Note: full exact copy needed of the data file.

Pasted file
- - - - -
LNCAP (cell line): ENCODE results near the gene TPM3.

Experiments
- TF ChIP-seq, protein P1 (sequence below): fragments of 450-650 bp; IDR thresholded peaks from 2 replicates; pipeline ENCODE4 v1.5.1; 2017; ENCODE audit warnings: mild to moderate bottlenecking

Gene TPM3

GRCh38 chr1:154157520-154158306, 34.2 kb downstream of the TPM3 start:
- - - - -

LNCAP (cell line): ENCODE results near the gene TPM3.

Experiments
- TF ChIP-seq, protein P1 (sequence below): fragments of 450-650 bp; IDR thresholded peaks from 2 replicates; pipeline ENCODE4 v1.5.1; 2017; ENCODE audit warnings: mild to moderate bottlenecking

Gene TPM3

GRCh38 chr1:154157520-154158306, 34.2 kb downstream of the TPM3 start: